If you are shopping around for a new kitchen appliance, you may be comparing a stick bender vs a hand blender. The best blenders, after all, can sometimes fall into one of these two categories. Keep reading to learn everything you’ve always wanted to know about these blender types.
What’s the difference between a stick blender and a hand blender? Absolutely nothing! These two terms are used interchangeably, and both fall under the umbrella of an immersion blender. They are handheld blenders that are great for blending up ingredients right on the stovetop. No matter what you call them, they can be found in most kitchens. The same cannot be said when considering ribbon blenders vs paddle blenders, as these niche benders are typically found in industrial settings. Additionally, you can check out our comparison of an immersion blender vs a blender to see which is more appropriate for your needs. However, if your main goal is for foam or froth for coffee drinks, you should consider how an immersion blender and milk frother compare.
Use a stick blender or hand blender to quickly incorporate some eggs or egg whites for an omelet.
Immersion blenders, otherwise known as stick blenders or hand blenders, are incredibly useful. Here are just a few benefits of choosing this type of blender.
These blenders are perfect for thickening stews and soups without having to add corn starch or other iffy ingredients. When the soup is nearly done, simply insert the stick mixer into the pot and blend until it reaches your preferred consistency. If a soup features potatoes or beans, for instance, the recipe will thicken up nicely in no time. These blenders can also be used to simply cut apart some of the ingredients for easier serving and eating, making them a good replacement for food processors in a pinch. Be sure to read our guide on the best blenders for hot liquids if you make a lot of stews and soups.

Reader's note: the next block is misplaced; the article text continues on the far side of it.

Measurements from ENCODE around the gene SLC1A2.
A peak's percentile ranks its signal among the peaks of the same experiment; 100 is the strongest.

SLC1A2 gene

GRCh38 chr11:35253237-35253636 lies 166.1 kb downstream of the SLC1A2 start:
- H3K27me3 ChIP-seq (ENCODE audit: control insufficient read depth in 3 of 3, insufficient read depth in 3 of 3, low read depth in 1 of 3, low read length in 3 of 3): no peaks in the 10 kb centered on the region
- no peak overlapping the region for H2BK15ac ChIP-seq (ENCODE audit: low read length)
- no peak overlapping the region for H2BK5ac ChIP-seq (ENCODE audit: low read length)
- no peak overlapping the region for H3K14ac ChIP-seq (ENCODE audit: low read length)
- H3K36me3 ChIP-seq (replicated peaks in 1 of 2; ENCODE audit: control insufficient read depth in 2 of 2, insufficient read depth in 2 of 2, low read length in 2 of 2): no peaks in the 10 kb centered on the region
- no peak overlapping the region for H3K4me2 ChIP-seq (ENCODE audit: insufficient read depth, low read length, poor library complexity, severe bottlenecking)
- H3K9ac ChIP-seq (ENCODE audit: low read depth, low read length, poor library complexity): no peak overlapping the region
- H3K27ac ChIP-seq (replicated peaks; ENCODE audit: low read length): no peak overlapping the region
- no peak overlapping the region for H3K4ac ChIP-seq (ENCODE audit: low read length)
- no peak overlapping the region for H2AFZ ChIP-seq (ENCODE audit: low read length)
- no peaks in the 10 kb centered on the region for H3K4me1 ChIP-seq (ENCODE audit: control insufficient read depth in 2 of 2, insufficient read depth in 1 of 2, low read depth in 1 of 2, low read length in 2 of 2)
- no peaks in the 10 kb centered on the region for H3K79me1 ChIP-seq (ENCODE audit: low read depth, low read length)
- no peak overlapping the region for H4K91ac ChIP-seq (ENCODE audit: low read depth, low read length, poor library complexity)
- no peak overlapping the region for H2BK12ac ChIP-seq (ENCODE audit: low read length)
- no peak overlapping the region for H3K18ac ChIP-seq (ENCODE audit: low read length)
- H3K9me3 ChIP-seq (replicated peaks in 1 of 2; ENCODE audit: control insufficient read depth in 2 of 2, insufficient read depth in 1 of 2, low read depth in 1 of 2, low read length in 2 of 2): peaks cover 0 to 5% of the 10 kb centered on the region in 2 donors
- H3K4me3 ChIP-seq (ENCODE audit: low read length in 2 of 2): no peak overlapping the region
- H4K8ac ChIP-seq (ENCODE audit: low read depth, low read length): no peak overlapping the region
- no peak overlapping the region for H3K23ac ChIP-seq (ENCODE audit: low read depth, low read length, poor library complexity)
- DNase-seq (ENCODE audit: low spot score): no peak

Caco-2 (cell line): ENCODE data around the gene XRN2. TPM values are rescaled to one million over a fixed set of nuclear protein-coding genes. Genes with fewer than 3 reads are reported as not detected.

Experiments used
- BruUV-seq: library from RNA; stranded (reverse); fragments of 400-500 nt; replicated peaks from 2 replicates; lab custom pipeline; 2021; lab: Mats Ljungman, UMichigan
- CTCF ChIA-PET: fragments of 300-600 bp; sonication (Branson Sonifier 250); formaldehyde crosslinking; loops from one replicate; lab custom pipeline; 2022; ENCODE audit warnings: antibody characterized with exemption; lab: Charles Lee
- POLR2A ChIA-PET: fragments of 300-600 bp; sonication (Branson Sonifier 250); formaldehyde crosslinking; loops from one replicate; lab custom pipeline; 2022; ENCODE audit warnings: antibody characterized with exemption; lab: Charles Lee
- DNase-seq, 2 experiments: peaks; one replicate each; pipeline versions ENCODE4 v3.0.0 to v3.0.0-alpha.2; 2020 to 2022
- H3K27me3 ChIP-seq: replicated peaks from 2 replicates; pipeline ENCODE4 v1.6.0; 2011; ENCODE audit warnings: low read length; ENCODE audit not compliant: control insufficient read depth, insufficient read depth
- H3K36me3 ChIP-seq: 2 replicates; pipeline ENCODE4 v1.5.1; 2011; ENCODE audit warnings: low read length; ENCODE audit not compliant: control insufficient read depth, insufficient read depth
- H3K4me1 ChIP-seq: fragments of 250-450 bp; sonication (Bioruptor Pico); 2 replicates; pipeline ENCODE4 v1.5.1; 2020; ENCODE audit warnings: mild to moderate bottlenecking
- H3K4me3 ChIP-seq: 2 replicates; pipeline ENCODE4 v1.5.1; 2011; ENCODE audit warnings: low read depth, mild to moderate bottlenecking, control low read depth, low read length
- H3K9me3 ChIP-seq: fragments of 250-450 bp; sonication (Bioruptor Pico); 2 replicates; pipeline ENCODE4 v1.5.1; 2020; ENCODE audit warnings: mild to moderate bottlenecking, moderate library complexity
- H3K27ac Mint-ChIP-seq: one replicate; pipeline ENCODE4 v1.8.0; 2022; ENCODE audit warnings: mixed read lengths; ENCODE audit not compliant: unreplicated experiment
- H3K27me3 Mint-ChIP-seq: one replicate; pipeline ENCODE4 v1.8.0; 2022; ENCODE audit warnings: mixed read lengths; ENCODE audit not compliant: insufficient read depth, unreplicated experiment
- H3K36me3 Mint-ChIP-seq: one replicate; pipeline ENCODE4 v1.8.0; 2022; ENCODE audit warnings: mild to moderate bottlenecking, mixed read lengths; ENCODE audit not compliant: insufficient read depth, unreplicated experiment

If you want to take your soups to the next level and eliminate any and all chunks, you can go for a puree. Some soups, such as butternut squash or broccoli soups, make excellent purees. Just wait until all of the ingredients are cooked through, insert the stick mixer and blend until it has reached a delicate consistency. You can also use one of these blenders to make cake batter, pancake batter, bread dough, and all kinds of other baked goods, so long as you have a whisk attachment. If you make a lot of purees, be sure to check out our guide on the top blenders to puree food.
One of the great parts of using a stick blender is that all blending is done right on the stovetop, eliminating the need to clean a countertop blender container. Hand mixers can typically be run underneath the faucet as soon as you are done, making for simple and fuss-free cleanup. While these handheld blenders can be wonderful, sometimes they just can’t do everything you need to do. If you need a standard blender, check out our comparison of the Vitamix standard vs 5200. Alternatively, you can check out our blender comparison to see what you should look for when shopping for a blender.
Is there a difference between an immersion blender and a food processor?
Handheld immersion blenders are, well, held in the hand, whereas a food processor sits on the counter. Food processors allow for more control options, but at the cost of a lengthier cleanup process.
When to use a stand blender vs an immersion blender?
For hot liquid and hot food, such as hot soup, an immersion blender is the way to go. For smoothies, hummus, and related recipes, go with a traditional blender.
Should I get a countertop blender or a hand blender?
With a whisk attachment, a handheld blender is a great tool for making various batters and doughs. Traditional blenders, however, are better for smoothies.
STAT: In 1937, W.G. Barnard, founder of Vitamix, introduced a product called “The Blender,” which was functionally a reinforced blender with a stainless steel jar, instead of the Pyrex glass jar used by Waring. (source)